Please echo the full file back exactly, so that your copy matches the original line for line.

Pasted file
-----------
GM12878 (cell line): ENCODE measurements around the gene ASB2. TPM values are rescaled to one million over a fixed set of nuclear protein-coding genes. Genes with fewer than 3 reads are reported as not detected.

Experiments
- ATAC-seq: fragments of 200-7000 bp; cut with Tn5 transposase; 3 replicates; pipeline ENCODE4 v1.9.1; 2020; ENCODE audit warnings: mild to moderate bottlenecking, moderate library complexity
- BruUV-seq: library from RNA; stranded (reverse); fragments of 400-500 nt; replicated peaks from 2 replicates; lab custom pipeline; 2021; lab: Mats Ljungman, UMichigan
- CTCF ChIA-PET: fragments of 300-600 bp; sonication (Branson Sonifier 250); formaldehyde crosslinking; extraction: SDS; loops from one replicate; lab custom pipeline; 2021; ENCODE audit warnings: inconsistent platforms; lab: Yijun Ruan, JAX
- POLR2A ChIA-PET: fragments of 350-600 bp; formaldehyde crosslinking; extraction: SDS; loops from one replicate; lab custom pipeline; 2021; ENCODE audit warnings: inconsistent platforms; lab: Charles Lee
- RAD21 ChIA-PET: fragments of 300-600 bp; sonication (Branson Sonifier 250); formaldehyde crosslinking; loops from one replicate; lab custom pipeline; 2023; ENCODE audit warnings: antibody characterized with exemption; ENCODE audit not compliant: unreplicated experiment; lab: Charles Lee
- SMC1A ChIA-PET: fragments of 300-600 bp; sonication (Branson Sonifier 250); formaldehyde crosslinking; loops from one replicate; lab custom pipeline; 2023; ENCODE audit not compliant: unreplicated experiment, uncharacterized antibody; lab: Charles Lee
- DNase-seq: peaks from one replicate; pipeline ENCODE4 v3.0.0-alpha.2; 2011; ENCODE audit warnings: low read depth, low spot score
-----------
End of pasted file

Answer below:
GM12878 (cell line): ENCODE measurements around the gene ASB2. TPM values are rescaled to one million over a fixed set of nuclear protein-coding genes. Genes with fewer than 3 reads are reported as not detected.

Experiments
- ATAC-seq: fragments of 200-7000 bp; cut with Tn5 transposase; 3 replicates; pipeline ENCODE4 v1.9.1; 2020; ENCODE audit warnings: mild to moderate bottlenecking, moderate library complexity
- BruUV-seq: library from RNA; stranded (reverse); fragments of 400-500 nt; replicated peaks from 2 replicates; lab custom pipeline; 2021; lab: Mats Ljungman, UMichigan
- CTCF ChIA-PET: fragments of 300-600 bp; sonication (Branson Sonifier 250); formaldehyde crosslinking; extraction: SDS; loops from one replicate; lab custom pipeline; 2021; ENCODE audit warnings: inconsistent platforms; lab: Yijun Ruan, JAX
- POLR2A ChIA-PET: fragments of 350-600 bp; formaldehyde crosslinking; extraction: SDS; loops from one replicate; lab custom pipeline; 2021; ENCODE audit warnings: inconsistent platforms; lab: Charles Lee
- RAD21 ChIA-PET: fragments of 300-600 bp; sonication (Branson Sonifier 250); formaldehyde crosslinking; loops from one replicate; lab custom pipeline; 2023; ENCODE audit warnings: antibody characterized with exemption; ENCODE audit not compliant: unreplicated experiment; lab: Charles Lee
- SMC1A ChIA-PET: fragments of 300-600 bp; sonication (Branson Sonifier 250); formaldehyde crosslinking; loops from one replicate; lab custom pipeline; 2023; ENCODE audit not compliant: unreplicated experiment, uncharacterized antibody; lab: Charles Lee
- DNase-seq: peaks from one replicate; pipeline ENCODE4 v3.0.0-alpha.2; 2011; ENCODE audit warnings: low read depth, low spot score